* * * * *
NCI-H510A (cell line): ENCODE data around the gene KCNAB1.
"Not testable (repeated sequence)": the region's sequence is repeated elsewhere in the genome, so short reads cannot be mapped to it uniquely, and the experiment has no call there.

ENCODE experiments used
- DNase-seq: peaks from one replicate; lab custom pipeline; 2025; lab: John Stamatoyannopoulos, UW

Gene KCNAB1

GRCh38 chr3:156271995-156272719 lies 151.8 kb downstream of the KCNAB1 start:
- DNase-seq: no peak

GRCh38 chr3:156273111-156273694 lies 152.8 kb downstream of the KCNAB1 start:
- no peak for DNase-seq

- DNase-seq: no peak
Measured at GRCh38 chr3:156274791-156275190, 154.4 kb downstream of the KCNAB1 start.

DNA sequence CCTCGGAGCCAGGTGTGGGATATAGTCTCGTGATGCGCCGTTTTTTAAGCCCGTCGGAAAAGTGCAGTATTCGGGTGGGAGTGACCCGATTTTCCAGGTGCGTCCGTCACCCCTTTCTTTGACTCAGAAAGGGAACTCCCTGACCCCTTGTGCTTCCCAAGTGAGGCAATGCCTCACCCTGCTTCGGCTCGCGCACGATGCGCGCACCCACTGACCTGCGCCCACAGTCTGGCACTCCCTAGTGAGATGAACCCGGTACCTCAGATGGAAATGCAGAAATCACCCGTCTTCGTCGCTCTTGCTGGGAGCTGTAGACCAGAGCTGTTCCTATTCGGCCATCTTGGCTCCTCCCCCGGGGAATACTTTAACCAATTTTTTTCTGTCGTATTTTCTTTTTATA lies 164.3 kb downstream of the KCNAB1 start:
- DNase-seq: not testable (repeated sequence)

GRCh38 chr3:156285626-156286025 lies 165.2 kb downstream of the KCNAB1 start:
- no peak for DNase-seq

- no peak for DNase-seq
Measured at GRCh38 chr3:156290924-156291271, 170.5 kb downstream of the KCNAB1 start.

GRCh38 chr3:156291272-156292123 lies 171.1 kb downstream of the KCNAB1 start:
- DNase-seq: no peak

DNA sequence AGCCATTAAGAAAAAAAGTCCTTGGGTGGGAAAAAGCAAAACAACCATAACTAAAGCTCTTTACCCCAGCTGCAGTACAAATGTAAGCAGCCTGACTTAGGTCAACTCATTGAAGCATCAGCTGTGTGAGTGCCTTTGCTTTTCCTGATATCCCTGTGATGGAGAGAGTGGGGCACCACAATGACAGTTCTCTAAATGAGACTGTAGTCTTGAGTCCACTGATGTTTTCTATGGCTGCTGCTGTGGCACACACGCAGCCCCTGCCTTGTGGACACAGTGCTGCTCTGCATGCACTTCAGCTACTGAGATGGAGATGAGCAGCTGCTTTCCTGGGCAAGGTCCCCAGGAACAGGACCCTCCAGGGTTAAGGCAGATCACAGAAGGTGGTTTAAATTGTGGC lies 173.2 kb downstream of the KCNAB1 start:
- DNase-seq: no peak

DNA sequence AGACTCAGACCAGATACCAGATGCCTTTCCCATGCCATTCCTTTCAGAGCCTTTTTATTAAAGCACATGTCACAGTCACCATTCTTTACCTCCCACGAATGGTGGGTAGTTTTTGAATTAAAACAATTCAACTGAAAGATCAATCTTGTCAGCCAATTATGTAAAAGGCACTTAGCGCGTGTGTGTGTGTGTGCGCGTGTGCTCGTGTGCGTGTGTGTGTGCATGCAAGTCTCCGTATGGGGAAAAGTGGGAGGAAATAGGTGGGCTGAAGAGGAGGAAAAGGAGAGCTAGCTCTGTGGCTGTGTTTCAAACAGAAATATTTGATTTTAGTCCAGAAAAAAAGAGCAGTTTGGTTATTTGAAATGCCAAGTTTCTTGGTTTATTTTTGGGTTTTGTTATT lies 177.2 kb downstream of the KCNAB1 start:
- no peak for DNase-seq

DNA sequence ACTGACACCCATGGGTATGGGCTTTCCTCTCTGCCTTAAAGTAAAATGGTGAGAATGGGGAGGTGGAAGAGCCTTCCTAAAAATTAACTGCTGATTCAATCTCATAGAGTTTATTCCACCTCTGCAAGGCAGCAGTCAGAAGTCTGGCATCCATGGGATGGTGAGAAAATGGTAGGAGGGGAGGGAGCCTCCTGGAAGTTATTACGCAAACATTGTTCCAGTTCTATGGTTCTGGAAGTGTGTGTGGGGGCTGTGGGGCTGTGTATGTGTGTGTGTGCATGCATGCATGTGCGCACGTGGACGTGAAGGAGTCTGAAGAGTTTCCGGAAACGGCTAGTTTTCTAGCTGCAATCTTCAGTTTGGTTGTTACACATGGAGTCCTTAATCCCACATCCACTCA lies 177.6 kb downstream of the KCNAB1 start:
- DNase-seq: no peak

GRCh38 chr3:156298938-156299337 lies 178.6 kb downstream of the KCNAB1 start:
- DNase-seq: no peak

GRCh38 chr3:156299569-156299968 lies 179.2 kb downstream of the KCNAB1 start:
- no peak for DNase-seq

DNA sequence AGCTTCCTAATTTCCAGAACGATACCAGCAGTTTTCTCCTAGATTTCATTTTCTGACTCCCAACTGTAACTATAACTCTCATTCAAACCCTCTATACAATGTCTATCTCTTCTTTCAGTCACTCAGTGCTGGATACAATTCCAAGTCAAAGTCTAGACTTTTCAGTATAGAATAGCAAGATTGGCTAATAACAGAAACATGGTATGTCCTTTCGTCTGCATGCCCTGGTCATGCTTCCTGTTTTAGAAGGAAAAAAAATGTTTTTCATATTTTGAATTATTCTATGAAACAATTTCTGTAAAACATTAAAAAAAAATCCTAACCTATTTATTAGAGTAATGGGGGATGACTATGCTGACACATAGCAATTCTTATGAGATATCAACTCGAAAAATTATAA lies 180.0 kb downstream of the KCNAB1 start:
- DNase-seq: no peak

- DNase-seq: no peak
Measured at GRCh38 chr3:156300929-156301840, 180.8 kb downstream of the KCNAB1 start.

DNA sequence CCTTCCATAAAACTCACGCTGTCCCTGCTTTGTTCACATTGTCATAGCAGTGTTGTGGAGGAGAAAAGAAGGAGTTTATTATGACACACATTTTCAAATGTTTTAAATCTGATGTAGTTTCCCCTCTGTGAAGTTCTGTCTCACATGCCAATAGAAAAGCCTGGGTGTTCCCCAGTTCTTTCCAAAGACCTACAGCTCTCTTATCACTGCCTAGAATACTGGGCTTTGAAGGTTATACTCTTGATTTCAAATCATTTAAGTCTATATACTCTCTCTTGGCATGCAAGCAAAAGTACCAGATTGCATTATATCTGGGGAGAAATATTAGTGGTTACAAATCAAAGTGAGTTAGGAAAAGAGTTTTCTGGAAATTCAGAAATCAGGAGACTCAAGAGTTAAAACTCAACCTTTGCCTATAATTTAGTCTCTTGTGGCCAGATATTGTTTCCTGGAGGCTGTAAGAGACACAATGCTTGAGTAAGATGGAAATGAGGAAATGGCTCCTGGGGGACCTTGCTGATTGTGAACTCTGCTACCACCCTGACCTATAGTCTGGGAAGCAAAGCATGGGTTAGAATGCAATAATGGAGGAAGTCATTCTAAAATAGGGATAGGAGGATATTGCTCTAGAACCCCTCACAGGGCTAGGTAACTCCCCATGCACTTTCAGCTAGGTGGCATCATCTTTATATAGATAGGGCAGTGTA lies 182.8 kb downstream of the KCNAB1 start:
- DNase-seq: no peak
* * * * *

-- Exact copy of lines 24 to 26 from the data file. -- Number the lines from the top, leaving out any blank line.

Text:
DNA sequence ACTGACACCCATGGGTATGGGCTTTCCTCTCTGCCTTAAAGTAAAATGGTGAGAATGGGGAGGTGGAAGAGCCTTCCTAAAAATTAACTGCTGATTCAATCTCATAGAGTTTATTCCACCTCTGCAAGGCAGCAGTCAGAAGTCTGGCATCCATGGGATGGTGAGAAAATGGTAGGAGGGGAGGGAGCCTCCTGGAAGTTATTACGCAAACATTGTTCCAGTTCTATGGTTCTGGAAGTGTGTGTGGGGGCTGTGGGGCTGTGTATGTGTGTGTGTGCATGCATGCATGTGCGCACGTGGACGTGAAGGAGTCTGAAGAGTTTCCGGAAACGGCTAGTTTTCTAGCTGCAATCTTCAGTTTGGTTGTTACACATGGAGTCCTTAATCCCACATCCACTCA lies 177.6 kb downstream of the KCNAB1 start:
- DNase-seq: no peak

GRCh38 chr3:156298938-156299337 lies 178.6 kb downstream of the KCNAB1 start: